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The Church of St Edburgha's, Yardley | by ell brown
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The Church of St Edburgha's, Yardley

This is the Church of St Edburgha's in Yardley (in the old Yardley village). It is a Grade I listed building.


It is a part of the Old Yardley Conservation area.


The church dates back to the 13th century, and it was constructed by Aston Church as part of the Diocese of Lichfield. It is dedicated to King Alfred's granddaughter, Edburgha. This is unusual in that Yardley was mentioned as being the property of Pershore Abbey in King Edgar of England's Charter of 972.


St Edburgha's Church, Yardley - wikipedia


Principally of the C14 and C15 but of C13 origin. A substantial sandstone parish

church with nave, aisles, transepts and chancel. Lofty west tower of the C15,

crenellated, in 4 stages and with diagonal buttresses to the crocketed hexagonal

spire. The south wall of the chancel retains C13 work and the south doorway,

giving onto the C15 timber-framed porch, is also of C13 build. The church was much

enlarged in the C14 when the north and south transepts were added, the nave largely

rebuilt and the chancel probably lengthened. The tower and north aisle are the C15

additions. The south wall of the chancel contains a very narrow lancet flanked by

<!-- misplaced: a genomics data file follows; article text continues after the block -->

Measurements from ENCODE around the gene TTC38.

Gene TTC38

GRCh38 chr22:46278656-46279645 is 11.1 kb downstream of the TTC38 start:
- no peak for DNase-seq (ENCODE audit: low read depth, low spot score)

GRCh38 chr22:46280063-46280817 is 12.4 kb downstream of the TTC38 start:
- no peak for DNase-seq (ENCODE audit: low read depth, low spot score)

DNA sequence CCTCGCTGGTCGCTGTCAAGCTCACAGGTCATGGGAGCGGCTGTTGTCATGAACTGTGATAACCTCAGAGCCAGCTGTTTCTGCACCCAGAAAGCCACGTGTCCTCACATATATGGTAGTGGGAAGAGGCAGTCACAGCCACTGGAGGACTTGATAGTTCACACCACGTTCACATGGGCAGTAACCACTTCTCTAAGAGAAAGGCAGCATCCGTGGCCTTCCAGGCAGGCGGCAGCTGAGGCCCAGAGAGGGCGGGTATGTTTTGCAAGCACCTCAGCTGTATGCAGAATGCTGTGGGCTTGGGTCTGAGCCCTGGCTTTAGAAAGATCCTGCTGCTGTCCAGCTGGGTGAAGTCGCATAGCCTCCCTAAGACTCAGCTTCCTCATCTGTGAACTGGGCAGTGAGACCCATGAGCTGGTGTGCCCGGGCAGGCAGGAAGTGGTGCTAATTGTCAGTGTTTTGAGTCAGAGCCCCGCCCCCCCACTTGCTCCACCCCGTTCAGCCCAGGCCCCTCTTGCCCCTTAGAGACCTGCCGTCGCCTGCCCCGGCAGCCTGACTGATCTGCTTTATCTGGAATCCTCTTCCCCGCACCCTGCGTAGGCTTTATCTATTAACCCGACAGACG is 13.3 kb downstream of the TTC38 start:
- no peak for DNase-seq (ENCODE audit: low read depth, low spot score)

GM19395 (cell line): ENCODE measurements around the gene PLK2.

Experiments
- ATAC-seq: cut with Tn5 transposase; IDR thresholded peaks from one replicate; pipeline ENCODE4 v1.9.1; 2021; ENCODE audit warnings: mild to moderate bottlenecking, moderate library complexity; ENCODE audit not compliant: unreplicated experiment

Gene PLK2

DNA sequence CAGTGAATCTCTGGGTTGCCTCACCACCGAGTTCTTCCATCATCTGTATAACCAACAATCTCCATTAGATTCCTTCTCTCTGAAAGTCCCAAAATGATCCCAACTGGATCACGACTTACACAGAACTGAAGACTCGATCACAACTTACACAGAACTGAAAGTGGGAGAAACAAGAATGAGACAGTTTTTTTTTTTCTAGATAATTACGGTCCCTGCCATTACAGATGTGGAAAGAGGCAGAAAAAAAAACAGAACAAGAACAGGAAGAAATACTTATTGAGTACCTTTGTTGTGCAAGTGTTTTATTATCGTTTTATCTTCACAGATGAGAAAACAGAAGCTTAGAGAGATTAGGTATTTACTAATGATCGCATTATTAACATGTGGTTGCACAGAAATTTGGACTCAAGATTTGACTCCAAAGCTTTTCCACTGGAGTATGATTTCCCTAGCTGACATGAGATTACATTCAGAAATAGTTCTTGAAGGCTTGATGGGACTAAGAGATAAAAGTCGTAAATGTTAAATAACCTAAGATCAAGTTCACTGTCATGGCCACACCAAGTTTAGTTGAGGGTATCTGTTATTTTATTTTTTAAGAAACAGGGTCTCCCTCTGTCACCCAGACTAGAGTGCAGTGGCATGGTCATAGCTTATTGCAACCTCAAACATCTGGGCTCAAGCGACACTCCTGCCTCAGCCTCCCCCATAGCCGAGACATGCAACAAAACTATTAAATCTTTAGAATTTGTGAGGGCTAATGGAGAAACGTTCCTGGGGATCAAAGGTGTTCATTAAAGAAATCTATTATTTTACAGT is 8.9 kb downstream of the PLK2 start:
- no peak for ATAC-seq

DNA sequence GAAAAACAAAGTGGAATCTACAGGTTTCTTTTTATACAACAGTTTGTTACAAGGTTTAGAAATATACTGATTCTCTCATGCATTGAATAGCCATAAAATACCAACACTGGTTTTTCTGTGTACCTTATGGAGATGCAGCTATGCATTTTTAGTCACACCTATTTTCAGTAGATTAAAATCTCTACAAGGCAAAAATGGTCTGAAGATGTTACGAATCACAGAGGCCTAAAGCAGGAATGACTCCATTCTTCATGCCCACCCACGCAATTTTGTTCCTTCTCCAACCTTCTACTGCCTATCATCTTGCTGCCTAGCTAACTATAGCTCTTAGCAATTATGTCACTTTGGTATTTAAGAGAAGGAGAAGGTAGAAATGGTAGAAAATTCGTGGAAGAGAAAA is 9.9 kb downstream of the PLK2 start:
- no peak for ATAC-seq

C15 2-light window and there is an ogee arched doorway. C14 chancel arch. The

north chancel wall was rebuilt in 1890 when the chancel was lengthened and the

vestry added. But part of the north-east window is probably medieval. The north

arcade has three C15 splayed arch bays but the east bay is the original C14 transept

bay. The south nave wall windows are 2-light C14, similar to the probably reset

ones in the north aisle. The C15 porch over the south doorway has elaborate

traceried sides to the oak frame and curved bargeboards. The pulpit was given in

1627 and has C17 panelling. Fine west window of the Last Supper by John Hardman

and Company of 1892. Some fine monuments from the C15 to the early C19, that of the

Rev Dr Henry Greswolde + 1700 in the chancel particularly unusual: a pedimented,

curtained cave containing marble statues of the parson and his wife, the recess

framed by medallions of their 11 children - the whole flanked by festoons.


Church of St Edburgha - Heritage Gateway


Church looks nice in the snow, although is hard to get it all in one shot.


Yardley and the church used to be in the county of Worcestershire, before it joined Birmingham, and later the West Midlands. It was the furthest north point of Worcestershire.

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Taken on January 11, 2010